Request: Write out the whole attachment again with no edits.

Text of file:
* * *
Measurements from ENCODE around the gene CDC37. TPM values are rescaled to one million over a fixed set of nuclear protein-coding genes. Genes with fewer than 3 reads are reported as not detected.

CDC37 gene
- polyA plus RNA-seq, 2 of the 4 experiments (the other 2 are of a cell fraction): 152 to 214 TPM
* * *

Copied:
Measurements from ENCODE around the gene CDC37. TPM values are rescaled to one million over a fixed set of nuclear protein-coding genes. Genes with fewer than 3 reads are reported as not detected.

CDC37 gene
- polyA plus RNA-seq, 2 of the 4 experiments (the other 2 are of a cell fraction): 152 to 214 TPM